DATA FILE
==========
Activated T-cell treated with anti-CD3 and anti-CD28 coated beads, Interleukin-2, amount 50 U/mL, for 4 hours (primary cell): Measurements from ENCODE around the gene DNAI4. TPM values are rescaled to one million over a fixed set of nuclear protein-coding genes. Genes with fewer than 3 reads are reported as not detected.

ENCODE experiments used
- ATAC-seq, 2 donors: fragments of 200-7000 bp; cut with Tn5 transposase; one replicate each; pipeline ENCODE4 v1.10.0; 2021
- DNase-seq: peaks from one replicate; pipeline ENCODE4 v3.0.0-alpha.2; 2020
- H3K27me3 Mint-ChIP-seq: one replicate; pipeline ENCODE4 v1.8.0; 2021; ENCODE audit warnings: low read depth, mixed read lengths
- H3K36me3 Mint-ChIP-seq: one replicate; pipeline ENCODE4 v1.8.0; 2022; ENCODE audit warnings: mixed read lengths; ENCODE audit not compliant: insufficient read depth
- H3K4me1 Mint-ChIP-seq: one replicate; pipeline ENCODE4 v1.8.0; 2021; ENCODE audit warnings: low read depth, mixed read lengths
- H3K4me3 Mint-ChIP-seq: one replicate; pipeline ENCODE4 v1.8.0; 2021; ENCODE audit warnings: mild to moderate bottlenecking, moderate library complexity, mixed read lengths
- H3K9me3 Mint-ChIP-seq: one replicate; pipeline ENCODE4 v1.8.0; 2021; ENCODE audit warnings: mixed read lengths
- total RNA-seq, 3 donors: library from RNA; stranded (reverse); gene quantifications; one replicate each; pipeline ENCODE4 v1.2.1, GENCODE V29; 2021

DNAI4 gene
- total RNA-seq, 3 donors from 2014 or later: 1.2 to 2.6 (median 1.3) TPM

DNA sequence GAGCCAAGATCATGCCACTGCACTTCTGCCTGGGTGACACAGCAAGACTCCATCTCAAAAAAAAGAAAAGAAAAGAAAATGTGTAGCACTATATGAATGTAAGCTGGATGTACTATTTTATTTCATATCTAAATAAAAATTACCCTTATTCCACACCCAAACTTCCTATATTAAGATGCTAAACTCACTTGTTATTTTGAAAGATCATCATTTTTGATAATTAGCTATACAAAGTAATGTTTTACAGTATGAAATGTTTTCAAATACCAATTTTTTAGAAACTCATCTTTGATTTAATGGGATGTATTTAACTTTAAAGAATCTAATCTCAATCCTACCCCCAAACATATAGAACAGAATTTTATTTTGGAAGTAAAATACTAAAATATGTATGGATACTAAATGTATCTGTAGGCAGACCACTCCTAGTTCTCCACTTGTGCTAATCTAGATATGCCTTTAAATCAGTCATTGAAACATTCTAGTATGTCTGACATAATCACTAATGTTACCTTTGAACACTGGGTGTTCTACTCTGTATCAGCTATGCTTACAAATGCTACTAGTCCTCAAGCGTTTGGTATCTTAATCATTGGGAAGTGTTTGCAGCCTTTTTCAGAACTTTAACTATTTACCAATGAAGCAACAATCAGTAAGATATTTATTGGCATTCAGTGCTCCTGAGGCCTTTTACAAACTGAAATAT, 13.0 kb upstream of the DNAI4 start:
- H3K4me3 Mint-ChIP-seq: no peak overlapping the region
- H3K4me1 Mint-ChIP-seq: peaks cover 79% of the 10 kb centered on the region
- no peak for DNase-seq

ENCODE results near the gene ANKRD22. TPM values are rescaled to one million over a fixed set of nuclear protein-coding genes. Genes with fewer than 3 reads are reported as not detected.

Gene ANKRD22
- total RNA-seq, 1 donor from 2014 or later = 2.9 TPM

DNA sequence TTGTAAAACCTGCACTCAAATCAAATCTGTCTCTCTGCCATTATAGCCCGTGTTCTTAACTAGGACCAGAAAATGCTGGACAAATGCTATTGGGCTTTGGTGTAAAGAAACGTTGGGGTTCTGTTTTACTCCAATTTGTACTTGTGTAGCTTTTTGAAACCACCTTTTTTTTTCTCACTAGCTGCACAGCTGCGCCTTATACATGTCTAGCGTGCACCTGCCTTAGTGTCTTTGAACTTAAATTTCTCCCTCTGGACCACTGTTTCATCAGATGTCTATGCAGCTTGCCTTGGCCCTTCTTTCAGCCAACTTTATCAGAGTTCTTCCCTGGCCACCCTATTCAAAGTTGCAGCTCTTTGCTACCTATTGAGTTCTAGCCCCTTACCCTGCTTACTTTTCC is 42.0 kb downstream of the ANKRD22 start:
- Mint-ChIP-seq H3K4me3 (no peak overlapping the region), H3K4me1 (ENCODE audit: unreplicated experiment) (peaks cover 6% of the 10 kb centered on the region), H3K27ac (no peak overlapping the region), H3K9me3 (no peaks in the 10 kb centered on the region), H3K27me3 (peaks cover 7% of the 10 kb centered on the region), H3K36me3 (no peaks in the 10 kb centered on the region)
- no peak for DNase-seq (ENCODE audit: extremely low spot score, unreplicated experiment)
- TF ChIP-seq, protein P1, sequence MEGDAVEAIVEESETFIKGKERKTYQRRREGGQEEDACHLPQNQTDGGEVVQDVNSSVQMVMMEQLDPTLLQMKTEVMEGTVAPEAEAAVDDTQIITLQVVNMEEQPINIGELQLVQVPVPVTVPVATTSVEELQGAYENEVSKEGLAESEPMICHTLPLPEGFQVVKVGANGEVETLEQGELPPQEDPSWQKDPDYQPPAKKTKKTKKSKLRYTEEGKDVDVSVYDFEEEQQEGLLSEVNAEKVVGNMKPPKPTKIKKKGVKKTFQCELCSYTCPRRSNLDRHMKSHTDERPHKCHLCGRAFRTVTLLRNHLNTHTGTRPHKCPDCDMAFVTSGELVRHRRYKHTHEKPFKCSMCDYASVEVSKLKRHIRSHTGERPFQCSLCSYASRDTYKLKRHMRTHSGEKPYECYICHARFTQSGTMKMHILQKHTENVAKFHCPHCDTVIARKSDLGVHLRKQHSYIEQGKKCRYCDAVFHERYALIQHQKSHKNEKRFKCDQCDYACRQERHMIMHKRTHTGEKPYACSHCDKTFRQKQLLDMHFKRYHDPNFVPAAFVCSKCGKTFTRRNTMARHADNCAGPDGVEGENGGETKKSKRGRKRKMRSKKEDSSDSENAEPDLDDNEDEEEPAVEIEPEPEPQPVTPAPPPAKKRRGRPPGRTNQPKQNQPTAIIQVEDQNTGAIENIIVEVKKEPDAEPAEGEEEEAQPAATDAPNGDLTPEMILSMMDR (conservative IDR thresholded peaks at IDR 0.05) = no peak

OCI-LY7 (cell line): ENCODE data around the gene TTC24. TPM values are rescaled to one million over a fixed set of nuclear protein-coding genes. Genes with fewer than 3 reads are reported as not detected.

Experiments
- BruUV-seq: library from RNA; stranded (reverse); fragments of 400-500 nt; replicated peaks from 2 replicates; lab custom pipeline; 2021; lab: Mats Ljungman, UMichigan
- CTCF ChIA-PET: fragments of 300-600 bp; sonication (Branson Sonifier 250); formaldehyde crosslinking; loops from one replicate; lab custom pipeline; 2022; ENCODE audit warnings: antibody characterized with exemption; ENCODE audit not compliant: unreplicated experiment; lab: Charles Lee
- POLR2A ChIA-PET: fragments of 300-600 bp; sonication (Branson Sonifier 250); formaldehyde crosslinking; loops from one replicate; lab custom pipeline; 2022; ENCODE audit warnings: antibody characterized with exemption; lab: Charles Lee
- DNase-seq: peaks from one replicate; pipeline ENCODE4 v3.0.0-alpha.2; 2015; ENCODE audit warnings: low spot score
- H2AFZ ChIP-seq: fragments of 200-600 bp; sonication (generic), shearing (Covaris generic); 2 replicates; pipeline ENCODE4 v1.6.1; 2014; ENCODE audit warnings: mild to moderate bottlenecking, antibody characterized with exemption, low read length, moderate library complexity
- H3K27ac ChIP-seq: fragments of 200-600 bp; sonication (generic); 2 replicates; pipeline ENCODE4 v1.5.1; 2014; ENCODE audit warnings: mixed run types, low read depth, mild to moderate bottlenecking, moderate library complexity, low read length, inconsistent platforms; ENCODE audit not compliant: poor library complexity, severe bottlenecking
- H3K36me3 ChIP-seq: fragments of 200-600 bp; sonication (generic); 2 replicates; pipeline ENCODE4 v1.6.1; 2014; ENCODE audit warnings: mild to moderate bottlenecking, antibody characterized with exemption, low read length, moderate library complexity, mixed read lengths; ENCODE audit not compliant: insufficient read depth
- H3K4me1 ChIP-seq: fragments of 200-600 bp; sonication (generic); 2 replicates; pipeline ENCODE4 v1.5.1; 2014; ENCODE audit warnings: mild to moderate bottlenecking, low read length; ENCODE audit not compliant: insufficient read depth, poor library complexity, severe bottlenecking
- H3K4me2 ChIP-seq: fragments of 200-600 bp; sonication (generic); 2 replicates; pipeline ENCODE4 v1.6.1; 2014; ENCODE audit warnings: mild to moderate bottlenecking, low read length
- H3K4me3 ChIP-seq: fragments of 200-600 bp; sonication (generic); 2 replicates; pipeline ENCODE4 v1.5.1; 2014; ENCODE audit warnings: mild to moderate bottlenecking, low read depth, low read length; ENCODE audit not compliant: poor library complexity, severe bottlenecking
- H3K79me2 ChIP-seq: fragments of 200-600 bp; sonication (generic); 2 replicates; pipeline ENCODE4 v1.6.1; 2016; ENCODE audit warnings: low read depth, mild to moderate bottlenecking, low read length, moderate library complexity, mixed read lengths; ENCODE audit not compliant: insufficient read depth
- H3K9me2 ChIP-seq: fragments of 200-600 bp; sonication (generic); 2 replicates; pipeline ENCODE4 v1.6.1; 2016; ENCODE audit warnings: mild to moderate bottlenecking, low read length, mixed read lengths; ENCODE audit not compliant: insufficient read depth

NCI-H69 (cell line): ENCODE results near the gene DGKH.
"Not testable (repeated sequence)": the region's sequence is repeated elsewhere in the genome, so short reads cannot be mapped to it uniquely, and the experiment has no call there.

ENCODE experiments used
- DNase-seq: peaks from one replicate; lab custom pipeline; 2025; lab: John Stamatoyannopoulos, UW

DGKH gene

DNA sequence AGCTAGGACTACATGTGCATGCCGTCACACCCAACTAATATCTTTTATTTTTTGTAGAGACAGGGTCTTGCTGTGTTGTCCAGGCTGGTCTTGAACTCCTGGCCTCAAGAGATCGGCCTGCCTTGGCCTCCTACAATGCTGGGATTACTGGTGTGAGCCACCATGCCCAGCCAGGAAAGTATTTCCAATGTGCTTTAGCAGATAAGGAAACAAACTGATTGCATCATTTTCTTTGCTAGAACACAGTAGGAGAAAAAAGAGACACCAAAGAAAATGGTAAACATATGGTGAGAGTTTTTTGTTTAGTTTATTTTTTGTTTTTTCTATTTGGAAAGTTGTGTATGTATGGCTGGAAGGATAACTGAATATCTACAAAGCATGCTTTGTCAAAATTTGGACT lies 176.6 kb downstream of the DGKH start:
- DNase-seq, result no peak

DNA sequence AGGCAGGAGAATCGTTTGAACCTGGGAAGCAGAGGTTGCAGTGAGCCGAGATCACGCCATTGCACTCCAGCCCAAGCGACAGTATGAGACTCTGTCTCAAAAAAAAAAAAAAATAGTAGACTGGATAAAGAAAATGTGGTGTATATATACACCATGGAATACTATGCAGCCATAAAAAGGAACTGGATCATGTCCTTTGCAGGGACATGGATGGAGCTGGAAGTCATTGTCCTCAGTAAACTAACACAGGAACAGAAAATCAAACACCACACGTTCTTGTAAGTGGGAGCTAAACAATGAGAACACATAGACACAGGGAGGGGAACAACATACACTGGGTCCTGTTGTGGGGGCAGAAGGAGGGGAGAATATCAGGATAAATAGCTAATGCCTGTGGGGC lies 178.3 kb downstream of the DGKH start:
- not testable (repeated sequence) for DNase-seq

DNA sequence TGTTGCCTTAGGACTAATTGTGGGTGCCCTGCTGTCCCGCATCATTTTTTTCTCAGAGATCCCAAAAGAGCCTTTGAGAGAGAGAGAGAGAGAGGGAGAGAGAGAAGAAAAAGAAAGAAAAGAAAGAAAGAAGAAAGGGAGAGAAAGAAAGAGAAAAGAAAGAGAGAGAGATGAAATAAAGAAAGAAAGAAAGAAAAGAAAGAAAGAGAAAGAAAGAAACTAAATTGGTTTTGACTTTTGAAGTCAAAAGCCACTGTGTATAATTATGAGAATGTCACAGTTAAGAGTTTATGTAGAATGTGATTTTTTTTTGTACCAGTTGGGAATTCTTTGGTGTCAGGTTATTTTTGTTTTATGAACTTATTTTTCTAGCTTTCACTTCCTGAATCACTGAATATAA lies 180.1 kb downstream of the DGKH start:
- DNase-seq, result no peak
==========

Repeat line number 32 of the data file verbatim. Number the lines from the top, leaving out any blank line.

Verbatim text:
- H3K36me3 ChIP-seq: fragments of 200-600 bp; sonication (generic); 2 replicates; pipeline ENCODE4 v1.6.1; 2014; ENCODE audit warnings: mild to moderate bottlenecking, antibody characterized with exemption, low read length, moderate library complexity, mixed read lengths; ENCODE audit not compliant: insufficient read depth